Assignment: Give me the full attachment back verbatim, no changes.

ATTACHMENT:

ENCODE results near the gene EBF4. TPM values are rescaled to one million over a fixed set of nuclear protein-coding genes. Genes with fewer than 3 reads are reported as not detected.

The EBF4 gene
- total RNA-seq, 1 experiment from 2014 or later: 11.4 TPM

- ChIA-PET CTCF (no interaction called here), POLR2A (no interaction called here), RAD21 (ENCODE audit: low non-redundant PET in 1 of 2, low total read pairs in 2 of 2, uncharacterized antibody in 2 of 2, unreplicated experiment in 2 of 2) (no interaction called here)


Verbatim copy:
ENCODE results near the gene EBF4. TPM values are rescaled to one million over a fixed set of nuclear protein-coding genes. Genes with fewer than 3 reads are reported as not detected.

The EBF4 gene
- total RNA-seq, 1 experiment from 2014 or later: 11.4 TPM

- ChIA-PET CTCF (no interaction called here), POLR2A (no interaction called here), RAD21 (ENCODE audit: low non-redundant PET in 1 of 2, low total read pairs in 2 of 2, uncharacterized antibody in 2 of 2, unreplicated experiment in 2 of 2) (no interaction called here)